When Facebook launched Instant Articles in May 2015 a number of major publishers including the NY Times, the Guardian and National Geographic jumped on board.
Reminder: Instant Articles means publishers publish content directly on Facebook (hence the content is controlled and effectively owned by Facebook) as opposed to linking to an article from Facebook. When you are a media company this is not an insignificant subtly: your crown jewels (ie your content/media IP) are being handed to Facebook in exchange for a share of revenue.
The dilemma is obvious. Facebook has the audience. Almost a billion people log in daily and close to 1.5 billion log in monthly. Publishers are left with an almost impossible choice – hold their IP on owned media with dwindling audiences (and thus revenue bases) or deal with the new kid on the block who controls the largest audience. I argued previously that publishing directly on Facebook would likely be revenue lucrative in the short term, but was strategically risky in the long term. As a media company, once you lose control of your content and the direct relationship with the audience, you no longer control your own destiny. In this case, Facebook does. Algorithm and all – they will decide who sees what content (and of course can re-negotiate revenue shares etc). It’s their house and their audience. They make the rules.
Thus it was with some surprise to see the announcement from the Washington Post that it will post all of its content on Facebook. 100%. Thats as “all in” as you can get; circa 1200 articles a day.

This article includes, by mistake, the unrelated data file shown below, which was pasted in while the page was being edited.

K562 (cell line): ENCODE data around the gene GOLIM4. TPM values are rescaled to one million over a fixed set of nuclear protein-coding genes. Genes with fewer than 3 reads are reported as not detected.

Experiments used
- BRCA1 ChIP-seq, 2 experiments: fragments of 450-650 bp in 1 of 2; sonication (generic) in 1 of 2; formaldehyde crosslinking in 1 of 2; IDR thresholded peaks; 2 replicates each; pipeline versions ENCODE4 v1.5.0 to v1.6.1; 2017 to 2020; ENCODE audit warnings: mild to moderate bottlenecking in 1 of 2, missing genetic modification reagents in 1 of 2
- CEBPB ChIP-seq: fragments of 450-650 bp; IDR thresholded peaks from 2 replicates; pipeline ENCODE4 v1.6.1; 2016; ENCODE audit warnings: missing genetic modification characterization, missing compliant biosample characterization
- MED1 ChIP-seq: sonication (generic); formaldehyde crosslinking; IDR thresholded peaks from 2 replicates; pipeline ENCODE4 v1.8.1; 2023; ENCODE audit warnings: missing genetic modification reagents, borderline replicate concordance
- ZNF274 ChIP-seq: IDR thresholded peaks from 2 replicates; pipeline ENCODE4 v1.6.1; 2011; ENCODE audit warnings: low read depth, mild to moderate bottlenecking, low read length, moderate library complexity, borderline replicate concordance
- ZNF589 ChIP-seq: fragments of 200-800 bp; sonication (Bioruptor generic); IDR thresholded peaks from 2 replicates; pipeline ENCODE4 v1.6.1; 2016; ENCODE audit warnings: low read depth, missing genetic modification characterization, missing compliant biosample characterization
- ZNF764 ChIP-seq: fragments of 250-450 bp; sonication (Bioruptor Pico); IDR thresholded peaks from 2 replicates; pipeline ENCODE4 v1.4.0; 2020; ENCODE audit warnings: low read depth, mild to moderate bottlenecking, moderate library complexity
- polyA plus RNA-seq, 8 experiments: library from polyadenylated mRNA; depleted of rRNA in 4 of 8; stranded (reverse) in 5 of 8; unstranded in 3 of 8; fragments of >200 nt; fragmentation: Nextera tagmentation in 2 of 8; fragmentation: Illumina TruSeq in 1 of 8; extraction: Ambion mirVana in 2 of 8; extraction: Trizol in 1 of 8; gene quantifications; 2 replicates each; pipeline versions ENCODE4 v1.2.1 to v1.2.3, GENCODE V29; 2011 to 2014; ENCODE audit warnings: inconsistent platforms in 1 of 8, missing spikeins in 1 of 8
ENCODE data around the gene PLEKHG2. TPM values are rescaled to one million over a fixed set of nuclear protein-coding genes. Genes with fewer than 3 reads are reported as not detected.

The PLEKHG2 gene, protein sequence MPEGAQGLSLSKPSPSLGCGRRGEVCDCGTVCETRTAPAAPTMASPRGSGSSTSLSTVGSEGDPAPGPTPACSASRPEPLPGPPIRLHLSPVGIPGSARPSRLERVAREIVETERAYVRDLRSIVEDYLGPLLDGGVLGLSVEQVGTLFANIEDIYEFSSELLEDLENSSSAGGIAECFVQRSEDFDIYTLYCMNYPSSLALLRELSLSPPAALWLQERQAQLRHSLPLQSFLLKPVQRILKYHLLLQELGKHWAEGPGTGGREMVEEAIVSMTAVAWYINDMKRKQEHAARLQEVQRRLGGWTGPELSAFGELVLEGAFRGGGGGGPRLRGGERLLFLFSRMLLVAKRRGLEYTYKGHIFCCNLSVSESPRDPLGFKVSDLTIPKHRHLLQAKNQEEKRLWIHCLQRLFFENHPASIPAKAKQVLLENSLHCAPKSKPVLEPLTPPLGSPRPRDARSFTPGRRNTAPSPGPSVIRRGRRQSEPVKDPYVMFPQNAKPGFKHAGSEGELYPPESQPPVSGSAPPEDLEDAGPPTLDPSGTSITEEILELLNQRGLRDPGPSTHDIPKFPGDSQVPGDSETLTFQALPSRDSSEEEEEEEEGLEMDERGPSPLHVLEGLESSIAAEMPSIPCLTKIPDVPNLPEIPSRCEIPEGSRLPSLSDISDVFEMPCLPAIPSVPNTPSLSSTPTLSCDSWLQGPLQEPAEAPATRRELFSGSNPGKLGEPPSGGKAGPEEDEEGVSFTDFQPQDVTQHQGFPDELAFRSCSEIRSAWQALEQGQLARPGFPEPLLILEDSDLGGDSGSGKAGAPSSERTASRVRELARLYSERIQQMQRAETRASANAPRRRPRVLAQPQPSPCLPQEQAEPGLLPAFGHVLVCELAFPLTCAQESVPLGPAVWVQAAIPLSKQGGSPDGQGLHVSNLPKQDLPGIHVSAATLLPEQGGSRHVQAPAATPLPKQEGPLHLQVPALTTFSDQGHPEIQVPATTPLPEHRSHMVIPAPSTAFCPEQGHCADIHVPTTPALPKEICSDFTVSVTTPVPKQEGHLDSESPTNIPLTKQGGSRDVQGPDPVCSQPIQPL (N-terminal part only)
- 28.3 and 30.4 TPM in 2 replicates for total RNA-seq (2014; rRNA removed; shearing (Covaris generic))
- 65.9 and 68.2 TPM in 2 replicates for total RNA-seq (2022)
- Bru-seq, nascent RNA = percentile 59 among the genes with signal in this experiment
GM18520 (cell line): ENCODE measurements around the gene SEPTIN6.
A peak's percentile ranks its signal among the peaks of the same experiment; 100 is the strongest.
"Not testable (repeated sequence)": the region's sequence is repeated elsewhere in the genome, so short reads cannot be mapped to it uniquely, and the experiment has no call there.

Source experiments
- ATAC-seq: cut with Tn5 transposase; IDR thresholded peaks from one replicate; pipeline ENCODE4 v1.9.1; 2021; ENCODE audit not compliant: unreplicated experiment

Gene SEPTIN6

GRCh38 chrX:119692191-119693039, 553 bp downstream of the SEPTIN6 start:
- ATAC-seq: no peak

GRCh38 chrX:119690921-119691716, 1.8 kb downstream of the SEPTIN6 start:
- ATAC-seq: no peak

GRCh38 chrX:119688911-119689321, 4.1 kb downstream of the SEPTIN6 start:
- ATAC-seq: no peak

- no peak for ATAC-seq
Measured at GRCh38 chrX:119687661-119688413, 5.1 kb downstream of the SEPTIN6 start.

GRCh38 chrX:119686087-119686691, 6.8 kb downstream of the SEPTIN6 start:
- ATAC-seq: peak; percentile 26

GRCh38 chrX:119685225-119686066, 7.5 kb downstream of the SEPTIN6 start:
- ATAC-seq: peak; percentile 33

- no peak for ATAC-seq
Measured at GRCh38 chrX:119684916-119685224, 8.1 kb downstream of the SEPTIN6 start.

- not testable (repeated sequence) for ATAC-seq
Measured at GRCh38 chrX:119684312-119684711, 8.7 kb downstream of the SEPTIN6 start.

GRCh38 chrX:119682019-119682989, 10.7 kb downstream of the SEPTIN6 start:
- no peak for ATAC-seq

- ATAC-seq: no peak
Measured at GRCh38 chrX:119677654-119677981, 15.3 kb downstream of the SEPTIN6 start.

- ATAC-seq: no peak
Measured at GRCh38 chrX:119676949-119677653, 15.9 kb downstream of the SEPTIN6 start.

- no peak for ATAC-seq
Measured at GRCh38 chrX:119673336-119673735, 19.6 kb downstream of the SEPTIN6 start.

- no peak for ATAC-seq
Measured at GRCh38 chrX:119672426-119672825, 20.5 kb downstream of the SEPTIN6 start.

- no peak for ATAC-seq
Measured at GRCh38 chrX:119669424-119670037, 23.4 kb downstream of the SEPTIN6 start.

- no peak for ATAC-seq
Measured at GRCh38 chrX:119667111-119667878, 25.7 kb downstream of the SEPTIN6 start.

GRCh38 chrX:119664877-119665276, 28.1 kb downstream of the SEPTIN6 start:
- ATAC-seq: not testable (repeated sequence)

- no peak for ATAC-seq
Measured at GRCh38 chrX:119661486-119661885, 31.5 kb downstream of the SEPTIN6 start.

The upsides to the Washington Post are obvious. Distribution of its content to the largest audience there is. Access to a digital demographic it may normally not reach, in particular on mobile. Facebook dominates mobile usage (and hence mobile ad dollars). Assuming (as reported) the Post will get 70% of ads sold against its content, this is likely to be highly lucrative in the short term.
Long term, the jury is out as to what this could mean. Can Facebook change the rules, tweak the algorithm, determine what content is seen by whom? Of course. Will it? Noone knows, but its track record in this area is not unblemished.
It’s an indicator of the seismic shift that social media has had on the media landscape, that a newspaper as rich in history and as well regarded as the Washington Post is willing to make that bet, and put a large element of its future prosperity in the hands of Facebook.
It will be interesting to see if other major publishers follow suit.